At the edge of the ocean
There can't be many places that are as far off the beaten track as this lighthouse on Litløya, meaning "little island", in outer Vesterålen. To get here, you have to cross the open sea in an open boat, then climb 300 steps from the shoreline. Its remoteness has made Litløy Lighthouse a destination for travellers who prefer peace and quiet to a hectic itinerary.
Old fishing village
The light first shone at Litløy Lighthouse in 1912, and it was manned until 2003. However, the tiny island was a bustling fishing village until World War II, and from 1890 there were reported to be 890 seasonal fishing residents. Unfortunately, things went downhill for the village after the war, and in the 1950s, the last people moved out. A short cultural walk will show you the remains of the houses, some Iron Age graves and Stone Age cairns.
Northern Lights — uninterrupted views to the north west
The main activity on Litløya is having your breath taken away by the visual sensations around you. Your gaze takes in mountains, endless ocean, and the tiny lights of the distant settlements after dark. You can't help a sharp intake of breath when the Northern Lights flame up in the north west. If you have your camera ready on a tripod, you'll be able to capture the green rays against the black silhouette of the island of Gaukværøya.
Celebrate the storms
When rough weather sweeps in along the Gulf Stream, Litløya is a safe observation post in the eye of the storm. Bathed in the glow from the fireplace and cradling a hot drink, you can watch the special effects of the Atlantic through the windows. But it's rarely cold here; the temperature on Litløya tends to stay just above freezing throughout the winter, and snow is almost unheard of here.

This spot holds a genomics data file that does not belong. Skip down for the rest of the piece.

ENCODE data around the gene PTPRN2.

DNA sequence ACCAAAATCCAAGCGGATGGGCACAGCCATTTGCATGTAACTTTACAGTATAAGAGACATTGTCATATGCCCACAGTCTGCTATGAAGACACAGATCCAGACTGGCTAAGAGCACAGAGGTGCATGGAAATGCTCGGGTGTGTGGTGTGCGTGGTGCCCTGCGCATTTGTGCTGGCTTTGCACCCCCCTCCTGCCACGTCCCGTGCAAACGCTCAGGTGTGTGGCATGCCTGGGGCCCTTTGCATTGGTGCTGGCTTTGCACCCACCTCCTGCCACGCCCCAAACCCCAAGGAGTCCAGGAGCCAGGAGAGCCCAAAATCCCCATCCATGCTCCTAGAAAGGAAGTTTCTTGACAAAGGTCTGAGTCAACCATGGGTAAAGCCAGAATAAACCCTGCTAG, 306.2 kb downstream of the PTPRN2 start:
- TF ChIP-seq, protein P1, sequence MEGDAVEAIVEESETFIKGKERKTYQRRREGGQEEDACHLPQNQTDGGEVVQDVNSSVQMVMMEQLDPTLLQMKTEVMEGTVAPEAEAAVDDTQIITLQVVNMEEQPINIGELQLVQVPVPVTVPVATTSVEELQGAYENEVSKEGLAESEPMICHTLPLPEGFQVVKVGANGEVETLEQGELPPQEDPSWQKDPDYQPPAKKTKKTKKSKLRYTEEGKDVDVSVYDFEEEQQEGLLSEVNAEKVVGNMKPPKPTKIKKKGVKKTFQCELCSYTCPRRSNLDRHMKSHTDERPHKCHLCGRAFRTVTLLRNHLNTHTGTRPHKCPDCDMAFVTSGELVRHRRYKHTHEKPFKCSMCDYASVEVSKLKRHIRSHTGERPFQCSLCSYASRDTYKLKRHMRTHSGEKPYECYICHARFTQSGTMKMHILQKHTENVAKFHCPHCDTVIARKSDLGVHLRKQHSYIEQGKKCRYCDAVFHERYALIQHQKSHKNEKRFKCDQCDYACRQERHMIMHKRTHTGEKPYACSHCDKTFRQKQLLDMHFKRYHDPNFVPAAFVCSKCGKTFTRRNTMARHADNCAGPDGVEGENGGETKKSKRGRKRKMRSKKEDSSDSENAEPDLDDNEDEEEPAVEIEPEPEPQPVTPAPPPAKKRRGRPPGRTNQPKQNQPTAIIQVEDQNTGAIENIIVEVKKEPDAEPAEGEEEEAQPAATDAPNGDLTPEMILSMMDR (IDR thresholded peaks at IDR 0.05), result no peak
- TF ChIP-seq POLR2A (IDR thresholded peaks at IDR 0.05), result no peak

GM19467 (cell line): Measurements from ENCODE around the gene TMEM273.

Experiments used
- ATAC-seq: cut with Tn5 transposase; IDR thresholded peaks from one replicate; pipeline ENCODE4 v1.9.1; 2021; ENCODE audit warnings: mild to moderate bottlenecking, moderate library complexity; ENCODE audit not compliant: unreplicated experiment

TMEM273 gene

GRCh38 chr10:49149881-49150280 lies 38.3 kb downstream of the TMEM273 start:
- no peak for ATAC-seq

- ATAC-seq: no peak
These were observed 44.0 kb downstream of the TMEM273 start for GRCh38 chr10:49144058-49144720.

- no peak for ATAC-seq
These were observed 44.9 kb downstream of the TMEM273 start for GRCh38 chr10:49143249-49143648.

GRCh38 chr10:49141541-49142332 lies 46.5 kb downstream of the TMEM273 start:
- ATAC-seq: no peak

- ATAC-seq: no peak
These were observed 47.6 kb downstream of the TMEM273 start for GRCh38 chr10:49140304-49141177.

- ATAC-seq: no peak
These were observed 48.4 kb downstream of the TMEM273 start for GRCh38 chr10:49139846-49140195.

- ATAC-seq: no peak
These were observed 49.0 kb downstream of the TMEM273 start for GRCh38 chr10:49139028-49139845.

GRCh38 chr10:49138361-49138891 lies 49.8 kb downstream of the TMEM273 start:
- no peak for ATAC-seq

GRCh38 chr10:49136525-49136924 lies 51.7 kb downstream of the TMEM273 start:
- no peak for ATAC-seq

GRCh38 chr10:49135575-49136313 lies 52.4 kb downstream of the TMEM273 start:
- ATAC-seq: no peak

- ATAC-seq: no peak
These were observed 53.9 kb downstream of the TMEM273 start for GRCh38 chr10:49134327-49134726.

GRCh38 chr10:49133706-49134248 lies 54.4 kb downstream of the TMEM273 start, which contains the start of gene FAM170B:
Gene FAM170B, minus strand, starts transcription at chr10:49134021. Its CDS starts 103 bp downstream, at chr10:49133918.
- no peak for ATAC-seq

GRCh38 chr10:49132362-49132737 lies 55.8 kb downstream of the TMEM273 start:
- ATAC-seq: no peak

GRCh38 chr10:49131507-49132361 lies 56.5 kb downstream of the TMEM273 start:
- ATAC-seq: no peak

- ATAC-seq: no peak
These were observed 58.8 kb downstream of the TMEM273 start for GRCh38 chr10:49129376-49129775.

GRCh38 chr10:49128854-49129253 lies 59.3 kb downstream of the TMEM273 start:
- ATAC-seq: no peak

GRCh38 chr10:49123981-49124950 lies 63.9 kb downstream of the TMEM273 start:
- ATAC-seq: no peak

For a few weeks in midwinter, the sun is below the horizon at midday. However, from this low southern angle, the Polar dawn is full of colour, from gold to delicate pink, to deep blue. The winter fishing starts after Christmas, and over the last few years, the boats have caught their quota within casting distance of the pebbles of Litløya.
Uninterrupted views to the north mean plenty of midnight sun from the middle of May to the end of July. On light summer nights, there's a perfect place for barbecues on a viewpoint high above the sea. You can borrow a rowing boat and head out from the shore to fish for pollock. Or if you want to get closer to the wildlife, get into a kayak; sea eagles, puffins, cormorants, gulls and gannets breed in this area. Killer whales and seals are also a frequent sight. Gaukværøy island, with its 300-metre (1000 ft.) climb, or the islets where the gannets breed are all easy to reach by boat.
Artwork in your room? The main decoration in your room is the view of the northern edge of the Lofoten Wall and the endless horizon. A light, neutral and clean decor is the perfect aide to rest and relaxation. It's only in the lounge that the simplicity is broken by this year's small exhibition of works by local artists.
Meals are included when you stay at Litløy Lighthouse. Fresh fish from Vesterålen, flavoured with home-grown herbs, crab that you may even have caught yourself, nettle quiche made from the island's surprisingly tasty weeds, and berries or rhubarb from the garden for dessert; the home-cooked, organic menu could only have been made here.
Staying at Litløy Lighthouse
A two or three-night break at Litløy Lighthouse is the perfect way to spend a few relaxing days in the middle of a longer holiday in the archipelago. Contact the lighthouse, and they'll be happy to arrange your accommodation, food, pick-up and even a boat trip if you'd like one. Autumn or winter storms may delay the outward or return trip, so it's best to have a flexible schedule with flexible airline tickets between September and March.
Litløy Lighthouse is certified by Norwegian Ecotourism. This means it is a locally managed low impact hospitality business. It is found in Bø Municipality in the Archipelago of Vesterålen.